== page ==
In New Mexico, a last will and testament is a legal document prepared by a person (referred to as a Testator) would create to provide specific instructions on how their estate is to be dispersed after their death. Chapter 45 of the New Mexico Statutes dictate that anyone over the age of 18 years and sound mind may create a will. These statutes also dictate that a New Mexico will need to be signed by two (2) witnesses to be recognized and enforced. While some states may recognize alternative types of wills such as Holographic (Handwritten), or Nuncupative (Oral) Wills.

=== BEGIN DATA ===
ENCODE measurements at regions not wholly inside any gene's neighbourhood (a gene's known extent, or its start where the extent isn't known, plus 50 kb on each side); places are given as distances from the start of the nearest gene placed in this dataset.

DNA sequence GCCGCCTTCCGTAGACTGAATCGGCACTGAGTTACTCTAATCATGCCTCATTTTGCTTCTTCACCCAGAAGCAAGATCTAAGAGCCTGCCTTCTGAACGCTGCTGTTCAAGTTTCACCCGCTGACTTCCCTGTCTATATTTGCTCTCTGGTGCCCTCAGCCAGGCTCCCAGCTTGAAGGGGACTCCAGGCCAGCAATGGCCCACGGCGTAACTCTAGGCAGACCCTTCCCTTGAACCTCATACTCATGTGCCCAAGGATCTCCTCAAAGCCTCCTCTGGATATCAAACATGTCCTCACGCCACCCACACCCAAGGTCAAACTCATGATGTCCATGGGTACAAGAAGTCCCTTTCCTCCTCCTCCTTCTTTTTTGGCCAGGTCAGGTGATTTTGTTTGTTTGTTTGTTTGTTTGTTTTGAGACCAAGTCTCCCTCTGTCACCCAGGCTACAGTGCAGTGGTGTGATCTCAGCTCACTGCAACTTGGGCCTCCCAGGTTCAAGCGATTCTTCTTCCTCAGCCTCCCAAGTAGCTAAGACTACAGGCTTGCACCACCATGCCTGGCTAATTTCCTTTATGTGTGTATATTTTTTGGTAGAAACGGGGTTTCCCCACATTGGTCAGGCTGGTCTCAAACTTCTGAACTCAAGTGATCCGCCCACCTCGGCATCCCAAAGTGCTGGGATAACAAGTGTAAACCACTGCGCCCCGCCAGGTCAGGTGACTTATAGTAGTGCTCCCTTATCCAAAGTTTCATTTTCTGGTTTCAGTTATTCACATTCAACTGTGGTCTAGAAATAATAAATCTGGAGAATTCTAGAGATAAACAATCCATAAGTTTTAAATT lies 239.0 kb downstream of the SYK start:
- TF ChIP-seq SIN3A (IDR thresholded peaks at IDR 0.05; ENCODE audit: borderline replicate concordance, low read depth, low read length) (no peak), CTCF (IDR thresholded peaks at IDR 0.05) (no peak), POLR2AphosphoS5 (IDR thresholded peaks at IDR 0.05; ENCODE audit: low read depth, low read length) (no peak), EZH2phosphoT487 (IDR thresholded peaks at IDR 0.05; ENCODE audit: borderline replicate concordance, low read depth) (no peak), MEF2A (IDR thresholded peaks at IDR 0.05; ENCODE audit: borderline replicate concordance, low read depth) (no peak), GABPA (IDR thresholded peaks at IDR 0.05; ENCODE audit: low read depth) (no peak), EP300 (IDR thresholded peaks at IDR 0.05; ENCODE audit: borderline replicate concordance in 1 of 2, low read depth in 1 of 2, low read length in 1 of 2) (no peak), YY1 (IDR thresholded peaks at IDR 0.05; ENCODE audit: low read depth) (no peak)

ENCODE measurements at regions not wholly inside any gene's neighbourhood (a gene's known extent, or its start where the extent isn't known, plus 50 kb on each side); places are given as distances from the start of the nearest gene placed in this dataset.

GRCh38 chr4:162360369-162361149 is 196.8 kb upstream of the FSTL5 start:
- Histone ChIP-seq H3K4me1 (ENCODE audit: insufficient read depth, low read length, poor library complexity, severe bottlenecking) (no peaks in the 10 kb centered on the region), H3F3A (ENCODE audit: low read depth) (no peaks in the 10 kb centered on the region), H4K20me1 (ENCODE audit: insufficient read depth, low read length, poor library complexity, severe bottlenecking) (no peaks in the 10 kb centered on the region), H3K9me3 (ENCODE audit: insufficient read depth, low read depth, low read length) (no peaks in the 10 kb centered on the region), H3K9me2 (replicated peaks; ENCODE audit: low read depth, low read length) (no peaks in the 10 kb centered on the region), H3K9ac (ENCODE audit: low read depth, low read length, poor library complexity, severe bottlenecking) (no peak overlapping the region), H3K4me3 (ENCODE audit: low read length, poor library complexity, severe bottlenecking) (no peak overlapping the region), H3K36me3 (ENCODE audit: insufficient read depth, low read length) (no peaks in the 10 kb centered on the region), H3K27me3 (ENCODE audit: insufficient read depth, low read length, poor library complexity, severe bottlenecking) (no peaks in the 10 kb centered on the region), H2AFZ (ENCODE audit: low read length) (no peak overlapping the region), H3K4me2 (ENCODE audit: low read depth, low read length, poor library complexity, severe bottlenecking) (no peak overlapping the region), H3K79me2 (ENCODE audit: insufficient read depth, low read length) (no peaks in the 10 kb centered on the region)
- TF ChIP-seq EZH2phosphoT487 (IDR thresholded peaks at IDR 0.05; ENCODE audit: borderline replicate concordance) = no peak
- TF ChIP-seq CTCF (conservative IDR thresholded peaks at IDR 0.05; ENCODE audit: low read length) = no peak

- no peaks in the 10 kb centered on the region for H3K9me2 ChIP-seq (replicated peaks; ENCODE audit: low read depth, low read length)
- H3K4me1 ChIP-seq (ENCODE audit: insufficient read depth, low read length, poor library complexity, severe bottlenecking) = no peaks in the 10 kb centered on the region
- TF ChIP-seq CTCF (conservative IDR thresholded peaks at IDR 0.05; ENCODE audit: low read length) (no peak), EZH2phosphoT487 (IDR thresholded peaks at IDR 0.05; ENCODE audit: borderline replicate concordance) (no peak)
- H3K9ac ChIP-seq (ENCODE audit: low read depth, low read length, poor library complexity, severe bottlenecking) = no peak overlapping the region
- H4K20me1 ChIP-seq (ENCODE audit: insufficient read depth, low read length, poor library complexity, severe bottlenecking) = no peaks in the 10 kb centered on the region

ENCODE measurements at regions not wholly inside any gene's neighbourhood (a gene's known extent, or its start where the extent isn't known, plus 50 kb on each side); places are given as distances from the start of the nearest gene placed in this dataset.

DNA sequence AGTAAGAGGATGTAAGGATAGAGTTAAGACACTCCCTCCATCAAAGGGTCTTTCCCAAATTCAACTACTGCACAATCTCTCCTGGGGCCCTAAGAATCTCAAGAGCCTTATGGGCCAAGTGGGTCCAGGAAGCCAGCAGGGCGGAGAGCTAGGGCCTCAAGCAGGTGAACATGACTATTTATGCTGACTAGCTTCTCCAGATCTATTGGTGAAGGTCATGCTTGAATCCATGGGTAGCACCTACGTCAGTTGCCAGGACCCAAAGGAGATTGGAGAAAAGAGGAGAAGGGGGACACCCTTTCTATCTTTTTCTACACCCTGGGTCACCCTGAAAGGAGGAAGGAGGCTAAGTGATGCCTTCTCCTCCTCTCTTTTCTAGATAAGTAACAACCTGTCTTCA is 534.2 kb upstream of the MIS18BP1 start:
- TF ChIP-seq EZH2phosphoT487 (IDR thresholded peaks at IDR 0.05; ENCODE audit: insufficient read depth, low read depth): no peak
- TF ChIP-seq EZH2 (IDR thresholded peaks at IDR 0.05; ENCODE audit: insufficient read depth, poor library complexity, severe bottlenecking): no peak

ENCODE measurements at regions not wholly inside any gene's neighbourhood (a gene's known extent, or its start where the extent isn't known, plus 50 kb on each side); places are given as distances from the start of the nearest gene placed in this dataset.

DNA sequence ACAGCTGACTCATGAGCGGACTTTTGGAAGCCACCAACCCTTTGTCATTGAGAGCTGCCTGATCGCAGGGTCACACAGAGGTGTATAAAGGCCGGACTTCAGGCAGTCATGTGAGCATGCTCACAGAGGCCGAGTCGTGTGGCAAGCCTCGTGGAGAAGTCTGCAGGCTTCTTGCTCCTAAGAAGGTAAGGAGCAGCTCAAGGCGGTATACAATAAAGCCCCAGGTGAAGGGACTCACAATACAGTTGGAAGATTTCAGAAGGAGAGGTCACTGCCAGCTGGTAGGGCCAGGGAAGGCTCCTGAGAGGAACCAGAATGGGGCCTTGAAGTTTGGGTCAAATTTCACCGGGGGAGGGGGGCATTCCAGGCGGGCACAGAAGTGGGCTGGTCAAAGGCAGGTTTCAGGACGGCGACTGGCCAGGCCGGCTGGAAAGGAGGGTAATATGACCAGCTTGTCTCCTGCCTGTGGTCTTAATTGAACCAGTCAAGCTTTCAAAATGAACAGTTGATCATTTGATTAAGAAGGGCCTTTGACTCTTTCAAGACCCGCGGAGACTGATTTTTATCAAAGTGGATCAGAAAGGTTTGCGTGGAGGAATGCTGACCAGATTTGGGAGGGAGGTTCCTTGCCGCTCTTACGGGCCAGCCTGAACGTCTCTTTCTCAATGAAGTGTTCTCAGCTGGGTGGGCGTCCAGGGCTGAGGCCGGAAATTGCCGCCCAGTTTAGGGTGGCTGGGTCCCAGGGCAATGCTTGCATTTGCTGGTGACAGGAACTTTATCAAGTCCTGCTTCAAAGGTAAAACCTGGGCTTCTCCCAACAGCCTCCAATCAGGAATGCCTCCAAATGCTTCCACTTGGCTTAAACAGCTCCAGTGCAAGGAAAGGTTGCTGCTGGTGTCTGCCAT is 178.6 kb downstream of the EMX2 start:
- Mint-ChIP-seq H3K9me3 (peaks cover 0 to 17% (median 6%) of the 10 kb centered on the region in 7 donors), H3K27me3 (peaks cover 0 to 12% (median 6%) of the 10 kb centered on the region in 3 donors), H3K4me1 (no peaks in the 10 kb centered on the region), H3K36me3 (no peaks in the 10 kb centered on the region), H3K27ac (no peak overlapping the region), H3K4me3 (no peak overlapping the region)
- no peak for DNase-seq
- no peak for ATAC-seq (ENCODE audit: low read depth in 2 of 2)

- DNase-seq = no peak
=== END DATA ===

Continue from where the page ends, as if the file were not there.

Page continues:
To complete a last will in New Mexico, the first piece of information that the Testator will need to provide is their full name and complete address. Next, they will need to appoint an individual to execute their will, referred to as an Executor. Once the Executor has been named, the Testator will then move on to declare how their estate will be distributed. This section may be lengthy but should include as much detail as possible to ensure that there is no confusion. Assets can be divided among, children, left to a spouse, given to friends, donated to charity, or any combination that the Testator wishes. Once all of the Testator's wishes have been documented, he or she will sign, followed by two witnesses. Upon completion of all witness signatures, the will may take effect.